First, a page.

Two bits of luck got me towards the end of the race; thankfully the clouds moved in and the sun beating down was muted, the bigger bit of luck was that I fell in step with a Yorkshire parkrun ED.

Having company on any run makes things a little easier as you chat away. The miles pass quicker but also she slowed my pace and to save my legs for Sunday that is exactly what I needed.  

Collecting my medal and bottle of beer I decided that my leg was fine and I could collect my race number for Sunday after all!  Leaving Mary to imbibe a cider and munch down food I made a ‘quick’ trip to Tesco. As I had failed to suncream my legs and had got rather red, comedy tanlines between my long socks and shorts, I needed some aftersun.  As a sandwich, lucozade and breakfast bars had worked so well on Saturday it seemed like a good idea to repeat the same pre run nutrition.

My kits list worked well as I had a complete set of clean kit ready for the Invader Marathon including a brand new Mr Bump vest.  The only thing I hadn’t asked Mary to pack were poles – because on Friday Morning I didn’t have any but after seeing the elevation profile, I realised there was only so much hand pushing on thighs I could take. I bought a pair at lunchtime!

As this wasn’t laps I packed off my UD run pack with electrolytes and gels and then everything I might need possibly need – First Aid Kit, Spreadables (Suncream, Vaseline, Sudocrem) and Poo Pack (Well after being caught short once before…!) I even popped in a light weight jacket, sunglasses and spare buff (Very useful multifunctional items) My packing for this marathon was perfect – maybe delegation is the way forward?

After applying generous amounts of suncream and spending 20 minutes trying to remove the excess from my hands I was ready to race.  Unlike the laps event we had decided to spend the run together so I left behind my headphones and MP3 player and was ready to run.

Running along beautiful rural rights of way and (with permissions) private lands allows runners some amazing views especially on WSR events when they try and find the largest hill in the area (For this version of the invader the TWO highest hills in Dorset) but it does mean last minute reroutes when live farms make it less safe for runners large farm vehicles or livestock.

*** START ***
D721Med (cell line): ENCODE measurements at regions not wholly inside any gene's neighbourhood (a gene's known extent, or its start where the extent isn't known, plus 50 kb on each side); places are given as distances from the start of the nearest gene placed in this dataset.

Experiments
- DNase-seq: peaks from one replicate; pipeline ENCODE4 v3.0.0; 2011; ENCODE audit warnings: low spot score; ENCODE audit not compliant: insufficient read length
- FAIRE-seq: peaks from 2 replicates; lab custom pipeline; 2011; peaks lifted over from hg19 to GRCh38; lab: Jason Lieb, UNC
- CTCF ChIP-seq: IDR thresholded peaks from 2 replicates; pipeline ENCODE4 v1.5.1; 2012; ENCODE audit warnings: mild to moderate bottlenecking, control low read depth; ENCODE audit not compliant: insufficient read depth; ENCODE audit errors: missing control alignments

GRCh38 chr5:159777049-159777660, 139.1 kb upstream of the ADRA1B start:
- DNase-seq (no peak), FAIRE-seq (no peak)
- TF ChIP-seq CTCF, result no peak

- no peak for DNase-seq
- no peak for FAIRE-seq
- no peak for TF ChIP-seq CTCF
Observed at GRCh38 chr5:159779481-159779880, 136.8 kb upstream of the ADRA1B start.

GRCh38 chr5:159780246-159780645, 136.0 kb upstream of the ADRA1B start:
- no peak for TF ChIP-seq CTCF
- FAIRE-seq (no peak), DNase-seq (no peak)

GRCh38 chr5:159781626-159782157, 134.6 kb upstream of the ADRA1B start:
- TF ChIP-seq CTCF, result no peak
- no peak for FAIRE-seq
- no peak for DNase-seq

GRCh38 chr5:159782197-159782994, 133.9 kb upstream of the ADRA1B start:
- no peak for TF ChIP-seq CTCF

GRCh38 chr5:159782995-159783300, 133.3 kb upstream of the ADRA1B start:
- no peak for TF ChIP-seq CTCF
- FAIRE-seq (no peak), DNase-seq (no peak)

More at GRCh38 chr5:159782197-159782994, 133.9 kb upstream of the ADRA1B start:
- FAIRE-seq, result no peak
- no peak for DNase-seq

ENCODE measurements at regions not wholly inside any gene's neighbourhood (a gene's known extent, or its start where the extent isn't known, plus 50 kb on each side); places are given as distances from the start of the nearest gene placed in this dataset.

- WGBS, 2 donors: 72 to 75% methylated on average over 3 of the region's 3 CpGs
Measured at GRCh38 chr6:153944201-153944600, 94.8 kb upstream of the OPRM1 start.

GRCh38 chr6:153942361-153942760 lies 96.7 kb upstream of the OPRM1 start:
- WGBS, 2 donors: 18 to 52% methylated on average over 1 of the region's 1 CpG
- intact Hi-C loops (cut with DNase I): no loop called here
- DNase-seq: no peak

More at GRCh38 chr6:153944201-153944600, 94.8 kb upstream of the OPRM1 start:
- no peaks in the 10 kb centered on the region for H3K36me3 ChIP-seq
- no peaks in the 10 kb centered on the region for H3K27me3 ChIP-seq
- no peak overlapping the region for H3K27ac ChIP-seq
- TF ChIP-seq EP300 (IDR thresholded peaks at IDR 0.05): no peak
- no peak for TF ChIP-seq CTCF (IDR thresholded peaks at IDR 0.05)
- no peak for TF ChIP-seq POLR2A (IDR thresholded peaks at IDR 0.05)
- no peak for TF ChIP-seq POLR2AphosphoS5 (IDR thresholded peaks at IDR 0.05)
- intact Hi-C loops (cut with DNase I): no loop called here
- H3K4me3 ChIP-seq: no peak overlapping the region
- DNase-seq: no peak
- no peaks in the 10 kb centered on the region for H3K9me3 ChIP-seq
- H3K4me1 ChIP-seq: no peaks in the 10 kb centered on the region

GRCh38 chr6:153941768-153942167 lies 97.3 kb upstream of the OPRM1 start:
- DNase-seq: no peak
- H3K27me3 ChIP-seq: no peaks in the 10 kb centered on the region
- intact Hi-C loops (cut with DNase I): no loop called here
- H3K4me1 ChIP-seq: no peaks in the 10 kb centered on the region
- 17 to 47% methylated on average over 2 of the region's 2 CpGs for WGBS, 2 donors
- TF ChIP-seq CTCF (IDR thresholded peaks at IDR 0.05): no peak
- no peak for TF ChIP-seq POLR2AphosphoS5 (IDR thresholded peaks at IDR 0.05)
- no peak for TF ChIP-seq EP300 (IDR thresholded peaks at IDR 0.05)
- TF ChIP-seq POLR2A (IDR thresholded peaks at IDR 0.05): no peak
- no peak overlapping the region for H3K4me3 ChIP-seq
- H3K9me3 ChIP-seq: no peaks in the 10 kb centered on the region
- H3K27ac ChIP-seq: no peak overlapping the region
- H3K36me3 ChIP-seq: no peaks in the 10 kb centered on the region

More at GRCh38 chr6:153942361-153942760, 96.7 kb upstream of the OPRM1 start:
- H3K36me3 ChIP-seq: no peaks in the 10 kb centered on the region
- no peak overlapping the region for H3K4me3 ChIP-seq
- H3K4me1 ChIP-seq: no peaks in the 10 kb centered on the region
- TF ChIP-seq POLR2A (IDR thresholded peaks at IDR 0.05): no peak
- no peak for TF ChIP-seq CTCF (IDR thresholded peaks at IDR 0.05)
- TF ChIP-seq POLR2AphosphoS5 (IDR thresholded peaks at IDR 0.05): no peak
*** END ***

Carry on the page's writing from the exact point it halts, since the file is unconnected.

The route started with the last 4km of the Frolic… In reverse!  So it was that the fast runners shot off and we found ourselves near the back remembering how to run.  Adapting the sensible run the flats and downhills, walk the ups we were making good time. Then Mary changed strategy and ran an up!  What had I done to upset her? (Actually don’t answer that the list is probably endless!)

Slowly she moved off into the distance at the first major climb I looked up and could see Mary already at the top!  That was the last I was to see of her for 7 hours…

The route was brutal!  I was so glad of the poles to give me a little extra push to get up, but the downs weren’t for me runnable.  I run with all the grace of a rhino squeezed into lycra and technical fibre so heading down narrow paths with drops, roots and stones to catch out the unbalanced runner I had to play safe, and lumber rather than run.

When we signed up we knew that the cut off was the turn point for the half marathon route (They do one loop, the marathon do two!) was 3½hours.  So knowing I was so near the sweeper there was no admiring the views or stopping for anytime at the love station or other aid station; iit was top up bottles and keep moving.  The route offered a pub stop (Once on the half / twice on the full!) no need to bring cash as you could purchase a beer token or two before you started! To make the cut off I couldn’t stop!

3hrs 37minutes in I made it to the turn point a fraction under 15 miles with the sweeper just pulling in as I was setting off to leave.  Having already run the route I asked the sweeper how she was doing for time and was told 10 minutes behind schedule! At this point I had a choice do it again, all 860m of elevation (2821ft in old money!) under pressure to stay ahead of the sweeper and make up the 10 minutes or be pulled at the next aid station…

I bailed!

Rather than turn right I went left and headed for the showers and a long wait for Mary.

Heading into the finish I was lucky enough to get a Half Marathon medal, as well as my pint glass and beer voucher (I nearly used it to drown my sorrows).  A few minutes later the first marathon finisher crossed the line 4hrs 11!

Hours later Mary crossed the line, having managed to stay ahead of the sweeper and added another button to her tally of marathons on her Race for the Vest hoodie.

Over the weekend I ran 1 parkrun, 1 marathon 1 very hilly and long (16 mile) half and escaped with my achilles only slightly more niggly than when I started (Physio this week… who said running is a cheap sport?) So I should be happy, but still I wonder what if I had kept going for that 2nd lap…  Could I have logged another marathon?

But the fact is Mary has claimed another marathon back on my total so I better secretly book in a few more to make them back!  Just don’t tell her.